British have no problem if Jamaica removes Queen as head of State
BY INGRID BROWN Associate editor - special assignment email@example.com
JAMAICA'S plan to remove the Queen as head of State is of no worry to British citizens, with some suggesting that it would neither improve nor make worse the relationship between both countries.
Henry Bellingham, parliamentary undersecretary of state at the Foreign and Commonwealth Office, and who also has responsibility for Caribbean affairs, said the removal of The Queen as head of State is a decision which will be left entirely up to the Jamaican people.
"Both countries have a very strong relationship and it is one based on mutual trust and respect, and in the UK we are very comfortable with the current relationship with The Queen as head of State (in Jamaica) and think it is an excellent constitutional relationship, but of course the choice is up to the Jamaican people," Bellingham told the Jamaica Observer during an interview earlier this week.
He added: "It is their country and their (Jamaica) future and who they have as head of State is up to them, but as I say we are very comfortable and we feel the current relationship works for both countries."
Speaking at her swearing-in ceremony in January, Prime Minister Portia Simpson Miller made a pledge to remove The Queen as head of State.
"We need to complete the circle of Independence. In this regard, we will initiate the process of our detachment from the monarch to become a republic with our own indigenous head of state," the prime minister said then.
Shortly after Simpson Miller's speech, Buckingham Palace issued a statement saying, "the issue of the Jamaican head of State was entirely a matter for the Jamaican Government and people".
London resident, Nat Bosdelly, said a number of British people like himself would not be bothered one way or another if Jamaica becomes a republic. "If Jamaica removes The Queen as head of state it would not impact us in the least, and I even doubt it would affect their country, so it doesn't matter one way or the other," he insisted.
Caribbean national Ludlow Wright, who is now a British citizen, told the Observer the removal of the Queen would be a very bold move and "a very welcome one" as the island has nothing to lose.
"I just wish that some other Caribbean islands would make that bold move; because even here in Britain a lot of people want The Queen to be removed much less Jamaica which is not benefiting in any way at all," he said.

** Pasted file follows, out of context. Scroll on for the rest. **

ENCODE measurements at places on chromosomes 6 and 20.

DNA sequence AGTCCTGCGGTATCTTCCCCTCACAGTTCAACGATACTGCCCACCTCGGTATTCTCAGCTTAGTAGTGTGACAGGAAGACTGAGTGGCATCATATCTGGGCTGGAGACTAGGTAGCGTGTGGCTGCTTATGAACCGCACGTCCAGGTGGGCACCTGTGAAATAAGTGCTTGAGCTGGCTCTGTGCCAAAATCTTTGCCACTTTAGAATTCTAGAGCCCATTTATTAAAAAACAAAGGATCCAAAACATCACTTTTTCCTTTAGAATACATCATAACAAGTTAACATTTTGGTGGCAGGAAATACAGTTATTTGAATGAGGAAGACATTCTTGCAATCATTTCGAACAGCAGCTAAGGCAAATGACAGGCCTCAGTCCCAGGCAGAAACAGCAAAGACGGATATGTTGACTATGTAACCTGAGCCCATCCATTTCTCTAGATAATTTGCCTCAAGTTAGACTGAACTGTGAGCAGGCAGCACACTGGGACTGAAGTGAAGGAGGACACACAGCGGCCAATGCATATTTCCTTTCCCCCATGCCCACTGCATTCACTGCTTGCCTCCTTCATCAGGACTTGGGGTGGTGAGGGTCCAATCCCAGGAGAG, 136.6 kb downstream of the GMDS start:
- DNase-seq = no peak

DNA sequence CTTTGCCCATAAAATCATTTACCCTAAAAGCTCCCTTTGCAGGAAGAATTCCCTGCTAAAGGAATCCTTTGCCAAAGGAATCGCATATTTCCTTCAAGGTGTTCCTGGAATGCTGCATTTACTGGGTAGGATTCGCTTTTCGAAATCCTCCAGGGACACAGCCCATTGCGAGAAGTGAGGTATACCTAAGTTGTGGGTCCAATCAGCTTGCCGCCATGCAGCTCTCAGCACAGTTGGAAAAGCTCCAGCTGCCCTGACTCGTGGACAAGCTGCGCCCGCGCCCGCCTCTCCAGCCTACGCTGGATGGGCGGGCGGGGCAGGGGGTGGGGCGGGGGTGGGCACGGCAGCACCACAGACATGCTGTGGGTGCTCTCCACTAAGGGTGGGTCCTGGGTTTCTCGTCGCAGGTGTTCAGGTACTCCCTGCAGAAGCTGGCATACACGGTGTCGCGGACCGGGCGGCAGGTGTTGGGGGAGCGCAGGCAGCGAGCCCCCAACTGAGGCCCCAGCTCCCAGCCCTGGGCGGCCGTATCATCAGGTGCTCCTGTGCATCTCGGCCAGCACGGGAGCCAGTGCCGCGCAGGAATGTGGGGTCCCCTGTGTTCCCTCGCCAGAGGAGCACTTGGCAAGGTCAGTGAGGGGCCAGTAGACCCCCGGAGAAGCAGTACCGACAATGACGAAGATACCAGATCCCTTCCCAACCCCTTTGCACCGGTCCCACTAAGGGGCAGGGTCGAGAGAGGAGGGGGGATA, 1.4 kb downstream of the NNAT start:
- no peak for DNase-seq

Another Briton, Buden Collery, meanwhile, said while British people do not care one way or another about the decision Jamaica will eventually make, the country should take a few things into consideration before a decision is made.
"It is a very bold move, but the question is what do they stand to lose. What might be the effect if you told the Monarchy to bug off. Would a UK tourist feel snubbed and instead look for destinations which have kept The Queen as their head of state?" he argued, adding that there was a good reason why Australia and Canada still has The Queen as their head of State. He did not say what those reasons were, however.
At this week's official flag-raising ceremony at 'Jamaica House' in the 02 Arena here in London -- which featured a re-enactment of what happened on August 6, 1962 when Jamaica gained Independence, ending 307 years of British rule -- the decision was taken by officials not to lower the Union Jack when the Jamaican Flag was being hoisted.
Some of the Jamaicans in attendance felt that this ought not to have been done, especially at a time when plans are afoot to further separate ties from Britain by removing The Queen as the head of State. "I understand the respect thing but if the ceremony was taking place in the reverse Jamaica would have had to lower its flag; so keeping up theirs gave the impression that we still have to abide by British demands," said Cavin Richmond, one of the several persons in attendance.
Fellow Jamaican Samantha Beadley agreed, noting that if it was an reenactment it should be a replica of what happened on August 6. "At midnight on August 5 the Union Jack was lowered and the black green and gold Jamaican Flag was hoisted, and that is what should have happened on Monday," she said.